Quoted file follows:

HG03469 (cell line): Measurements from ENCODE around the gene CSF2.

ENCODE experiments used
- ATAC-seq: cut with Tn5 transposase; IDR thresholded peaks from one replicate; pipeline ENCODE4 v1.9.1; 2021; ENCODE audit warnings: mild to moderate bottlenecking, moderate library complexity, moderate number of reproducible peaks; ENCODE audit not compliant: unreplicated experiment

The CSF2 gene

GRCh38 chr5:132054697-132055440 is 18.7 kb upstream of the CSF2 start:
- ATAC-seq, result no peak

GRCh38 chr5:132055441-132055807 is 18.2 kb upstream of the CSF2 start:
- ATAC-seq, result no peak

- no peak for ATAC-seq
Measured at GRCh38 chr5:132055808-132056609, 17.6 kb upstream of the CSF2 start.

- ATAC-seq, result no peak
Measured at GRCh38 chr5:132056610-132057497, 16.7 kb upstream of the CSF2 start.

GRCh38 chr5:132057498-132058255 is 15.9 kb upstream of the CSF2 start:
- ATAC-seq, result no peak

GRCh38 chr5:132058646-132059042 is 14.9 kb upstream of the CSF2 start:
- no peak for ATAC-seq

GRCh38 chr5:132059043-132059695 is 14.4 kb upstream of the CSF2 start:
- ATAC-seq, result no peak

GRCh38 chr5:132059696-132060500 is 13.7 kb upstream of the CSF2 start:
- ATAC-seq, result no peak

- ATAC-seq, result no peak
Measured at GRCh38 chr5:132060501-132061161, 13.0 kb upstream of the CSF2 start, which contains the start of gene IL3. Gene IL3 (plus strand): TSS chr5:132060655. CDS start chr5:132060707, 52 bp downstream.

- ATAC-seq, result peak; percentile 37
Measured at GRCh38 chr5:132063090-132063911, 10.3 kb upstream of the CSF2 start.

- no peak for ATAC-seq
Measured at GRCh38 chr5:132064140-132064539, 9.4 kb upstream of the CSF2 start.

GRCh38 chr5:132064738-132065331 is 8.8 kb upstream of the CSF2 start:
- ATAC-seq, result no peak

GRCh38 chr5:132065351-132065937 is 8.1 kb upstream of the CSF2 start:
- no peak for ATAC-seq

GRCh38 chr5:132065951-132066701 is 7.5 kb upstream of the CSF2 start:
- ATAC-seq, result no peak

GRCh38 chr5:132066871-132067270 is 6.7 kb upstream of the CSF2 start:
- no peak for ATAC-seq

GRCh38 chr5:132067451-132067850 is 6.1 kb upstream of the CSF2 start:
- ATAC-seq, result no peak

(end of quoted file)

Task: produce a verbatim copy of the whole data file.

HG03469 (cell line): Measurements from ENCODE around the gene CSF2.

ENCODE experiments used
- ATAC-seq: cut with Tn5 transposase; IDR thresholded peaks from one replicate; pipeline ENCODE4 v1.9.1; 2021; ENCODE audit warnings: mild to moderate bottlenecking, moderate library complexity, moderate number of reproducible peaks; ENCODE audit not compliant: unreplicated experiment

The CSF2 gene

GRCh38 chr5:132054697-132055440 is 18.7 kb upstream of the CSF2 start:
- ATAC-seq, result no peak

GRCh38 chr5:132055441-132055807 is 18.2 kb upstream of the CSF2 start:
- ATAC-seq, result no peak

- no peak for ATAC-seq
Measured at GRCh38 chr5:132055808-132056609, 17.6 kb upstream of the CSF2 start.

- ATAC-seq, result no peak
Measured at GRCh38 chr5:132056610-132057497, 16.7 kb upstream of the CSF2 start.

GRCh38 chr5:132057498-132058255 is 15.9 kb upstream of the CSF2 start:
- ATAC-seq, result no peak

GRCh38 chr5:132058646-132059042 is 14.9 kb upstream of the CSF2 start:
- no peak for ATAC-seq

GRCh38 chr5:132059043-132059695 is 14.4 kb upstream of the CSF2 start:
- ATAC-seq, result no peak

GRCh38 chr5:132059696-132060500 is 13.7 kb upstream of the CSF2 start:
- ATAC-seq, result no peak

- ATAC-seq, result no peak
Measured at GRCh38 chr5:132060501-132061161, 13.0 kb upstream of the CSF2 start, which contains the start of gene IL3. Gene IL3 (plus strand): TSS chr5:132060655. CDS start chr5:132060707, 52 bp downstream.

- ATAC-seq, result peak; percentile 37
Measured at GRCh38 chr5:132063090-132063911, 10.3 kb upstream of the CSF2 start.

- no peak for ATAC-seq
Measured at GRCh38 chr5:132064140-132064539, 9.4 kb upstream of the CSF2 start.

GRCh38 chr5:132064738-132065331 is 8.8 kb upstream of the CSF2 start:
- ATAC-seq, result no peak

GRCh38 chr5:132065351-132065937 is 8.1 kb upstream of the CSF2 start:
- no peak for ATAC-seq

GRCh38 chr5:132065951-132066701 is 7.5 kb upstream of the CSF2 start:
- ATAC-seq, result no peak

GRCh38 chr5:132066871-132067270 is 6.7 kb upstream of the CSF2 start:
- no peak for ATAC-seq

GRCh38 chr5:132067451-132067850 is 6.1 kb upstream of the CSF2 start:
- ATAC-seq, result no peak